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New Paper: The Challenge of Understanding Pricing of Micro-loans

Published on August 3, 2010

by Greg Mulligan

Just how difficult is it to calculate the true cost of a loan?  For many clients of MFIs, it is nearly impossible. Despite the public image of microfinance lenders as being altruistic and philanthropic, some are as predatory as the moneylenders they are supposed replace as a better alternative for their clients. With clients with a low level of financial literacy and a market lacking standardized pricing, many MFIs, including winners of responsible business awards, issue loans with actual costs orders of magnitude higher than advertised costs.

A new paper by MFTransparency CEO & President Chuck Waterfield called “The Challenge of Understanding Pricing of Micro-loans,” published in the new Resources section of this site, addresses this issue. The paper shows how the actual cost of a microfinance loan from the Mexican lender Compartamos is three times higher than the 4% per month rate advertised. Analyzing an actual 3,000 peso loan from Compartamos, the paper breaks down the contributing factors of the discrepancy between the advertised cost, a 48% APR, and actual cost, a 129% APR.  These factors include:

  • Having the “monthly” payments due every four weeks, instead of by calendar months
  • Charging interest based on an outstanding balance never held
  • Charging commissions and taxes
  • Forcing the borrower to deposit a portion of the loan into a 0% interest savings account administered by the bank

For many customers of MFIs, what they are told about the cost of their loan is a gross understatement, and the path to revealing the true cost can be prohibitively complex. Unfortunately for borrowers of the loan product analyzed in the paper, it is likely well after signing the papers that they realize that they will be paying more in interest than in principal. Sadly, such complex structuring of microfinance loans is the industry standard in many countries. Even if some clients benefit from the use of such high-interest loans, transparency and standardization are still necessary to move the market towards more optimal conditions. MFTransparency strives to make the public aware of these practices and to help consumers understand the true cost of their loans. We hope that this paper will help the microfinance industry to mature to a healthier, more honest state.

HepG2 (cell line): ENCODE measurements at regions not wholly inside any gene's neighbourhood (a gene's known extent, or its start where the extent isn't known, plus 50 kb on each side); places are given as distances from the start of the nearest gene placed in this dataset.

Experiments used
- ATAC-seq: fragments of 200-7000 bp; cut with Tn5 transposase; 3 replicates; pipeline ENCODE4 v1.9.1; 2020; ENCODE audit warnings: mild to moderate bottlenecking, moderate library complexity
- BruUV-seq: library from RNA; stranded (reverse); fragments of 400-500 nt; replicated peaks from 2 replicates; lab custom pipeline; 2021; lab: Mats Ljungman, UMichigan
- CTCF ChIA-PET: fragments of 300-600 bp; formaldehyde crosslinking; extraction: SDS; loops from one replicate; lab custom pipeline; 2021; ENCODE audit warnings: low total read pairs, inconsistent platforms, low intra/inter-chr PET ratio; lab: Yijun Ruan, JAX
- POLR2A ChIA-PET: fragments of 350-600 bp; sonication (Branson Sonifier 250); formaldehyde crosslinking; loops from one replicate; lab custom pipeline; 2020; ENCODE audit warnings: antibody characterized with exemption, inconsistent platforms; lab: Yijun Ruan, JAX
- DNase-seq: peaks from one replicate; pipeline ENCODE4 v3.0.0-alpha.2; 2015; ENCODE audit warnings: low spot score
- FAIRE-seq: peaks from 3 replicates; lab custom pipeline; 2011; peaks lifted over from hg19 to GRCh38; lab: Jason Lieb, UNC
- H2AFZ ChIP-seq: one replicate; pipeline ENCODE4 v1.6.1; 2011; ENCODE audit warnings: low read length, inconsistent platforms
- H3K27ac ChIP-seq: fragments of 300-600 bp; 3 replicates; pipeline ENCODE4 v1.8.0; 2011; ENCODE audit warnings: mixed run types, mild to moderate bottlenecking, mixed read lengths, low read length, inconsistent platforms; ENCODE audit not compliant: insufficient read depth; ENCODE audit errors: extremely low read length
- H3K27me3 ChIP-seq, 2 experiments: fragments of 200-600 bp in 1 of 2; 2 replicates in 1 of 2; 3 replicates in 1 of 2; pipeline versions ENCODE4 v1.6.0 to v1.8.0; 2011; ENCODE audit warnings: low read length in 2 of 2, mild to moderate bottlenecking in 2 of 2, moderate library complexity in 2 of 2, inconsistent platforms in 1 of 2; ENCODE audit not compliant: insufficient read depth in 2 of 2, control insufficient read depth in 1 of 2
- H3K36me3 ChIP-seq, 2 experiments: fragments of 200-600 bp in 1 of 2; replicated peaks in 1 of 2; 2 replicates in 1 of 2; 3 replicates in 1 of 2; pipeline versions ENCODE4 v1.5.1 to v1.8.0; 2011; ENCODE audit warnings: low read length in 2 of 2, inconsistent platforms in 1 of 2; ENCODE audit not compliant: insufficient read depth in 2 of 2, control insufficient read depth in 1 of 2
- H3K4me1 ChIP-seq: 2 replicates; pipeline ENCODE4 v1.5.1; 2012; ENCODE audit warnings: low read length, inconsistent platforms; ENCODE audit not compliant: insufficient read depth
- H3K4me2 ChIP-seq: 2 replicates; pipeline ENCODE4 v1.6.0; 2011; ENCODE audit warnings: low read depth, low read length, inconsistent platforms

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  1. GALAEF says:

    In mexico some MFI´s advertise global rates. If you lend 3,000 pesos at 48 % global rates means $ 1,440 pesos of interests and then if you divided the 1,440 interest / average loan ( 1,500) that give you a APR of 100%.

  2. Jordan Filko says:

    This post was quoted on Microfinance Africa, mentioning MFTransparency as a main component of one of five industry campaigns for financial literacy: